Michael Lee is a former ECD of Euro RSCG New York handling Volvo Worldwide. Born in England, he spent 20 years working on integrated accounts including Intel, JP Morgan, ExxonMobil and Jaguar. In 2012 he set up agency search consultancy Madam.
“Let’s do a Super Bowl spot.”
The words that shred the nerves of CMOs bring joy to every creative director and dread to every CFO.
But surely those nerves, joy and dread dial right up to 11 if it’s a company’s first time on the Super Bowl.
At $4 million for a 30-second spot and millions of eyeballs watching, why do it? What drives this courage or lunacy? Why do it this year? Does it really make sense for brand and business?
Super Bowl spots are different from the average spot. They need to stand out creatively, need to follow some business rationale, but they need to do one more thing: They need people to like it. Really like it.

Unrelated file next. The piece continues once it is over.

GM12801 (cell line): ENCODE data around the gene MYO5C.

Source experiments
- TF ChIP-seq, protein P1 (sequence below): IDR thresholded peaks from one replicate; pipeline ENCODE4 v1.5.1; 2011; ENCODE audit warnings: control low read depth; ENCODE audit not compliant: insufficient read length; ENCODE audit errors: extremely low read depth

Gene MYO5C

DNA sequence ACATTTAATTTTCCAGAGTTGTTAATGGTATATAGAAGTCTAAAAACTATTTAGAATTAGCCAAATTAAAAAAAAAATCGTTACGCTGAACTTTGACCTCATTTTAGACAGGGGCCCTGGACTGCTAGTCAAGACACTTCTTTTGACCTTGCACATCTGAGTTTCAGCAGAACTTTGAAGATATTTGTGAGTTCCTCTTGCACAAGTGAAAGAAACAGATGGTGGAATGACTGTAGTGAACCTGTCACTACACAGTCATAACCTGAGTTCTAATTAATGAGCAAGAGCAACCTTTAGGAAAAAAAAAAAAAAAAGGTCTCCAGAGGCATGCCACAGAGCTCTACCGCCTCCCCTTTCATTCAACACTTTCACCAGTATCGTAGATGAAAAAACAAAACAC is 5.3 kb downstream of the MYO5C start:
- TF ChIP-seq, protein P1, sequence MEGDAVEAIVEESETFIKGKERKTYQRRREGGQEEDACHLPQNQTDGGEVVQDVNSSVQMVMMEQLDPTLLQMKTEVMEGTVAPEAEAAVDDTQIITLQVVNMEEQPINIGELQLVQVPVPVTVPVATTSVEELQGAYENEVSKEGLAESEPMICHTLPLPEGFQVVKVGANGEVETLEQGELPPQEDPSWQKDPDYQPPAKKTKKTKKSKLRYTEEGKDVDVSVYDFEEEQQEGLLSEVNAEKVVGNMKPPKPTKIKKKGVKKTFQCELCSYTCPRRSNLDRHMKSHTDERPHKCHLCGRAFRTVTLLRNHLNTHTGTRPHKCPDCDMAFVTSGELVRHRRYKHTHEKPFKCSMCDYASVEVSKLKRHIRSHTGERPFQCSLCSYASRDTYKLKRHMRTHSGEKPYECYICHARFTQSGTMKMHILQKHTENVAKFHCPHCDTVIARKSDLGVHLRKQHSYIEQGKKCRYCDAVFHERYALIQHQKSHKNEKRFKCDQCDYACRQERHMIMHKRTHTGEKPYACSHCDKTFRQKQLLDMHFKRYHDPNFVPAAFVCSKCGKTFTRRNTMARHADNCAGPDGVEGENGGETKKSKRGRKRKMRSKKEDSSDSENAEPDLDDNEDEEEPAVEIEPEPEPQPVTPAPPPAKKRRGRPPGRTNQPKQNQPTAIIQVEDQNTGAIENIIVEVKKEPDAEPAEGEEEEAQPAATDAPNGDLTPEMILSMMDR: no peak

Likeability is rarely at the top of the pile when it comes to making decisions about whether to move forward with a spot or not. “Will it drive trial, will it steal market share?” is more the standard conversation. And after you’ve spent all that money, you don’t want to be lingering around the bottom of all those Super Bowl commercial popularity polls come Monday morning.
So how did this year’s ‘first timers’ do?
Creative: This was more a movie than a commercial. Starring: Sir Ben (Sexy Beast) Kingsley, Tom (The Avenger) Hiddleston and Mark (Lord Blackwood) Strong.
Rendezvous was helmed (as they say in the movie business), by Academy Award-winning director Tom Hooper. Music by Alexandre Desplat, and recorded by The London Symphony Orchestra at Abbey Road studios.
A Super Cast for the Super Bowl indeed. And in amongst all that was the real star of the spot: The New F-Type Coupe.
The Brits have often played the best villains in film. And it’s not a bad idea to give Jaguar a little edge and menace to add to the sexy growl. The Mayfair super-villains play along very nicely with a wry smile throughout, all dressed up in their finest Saville Row bib and tucker, devilishly angled eyebrows, shaken not stirred and with a touch of stiff upper lip.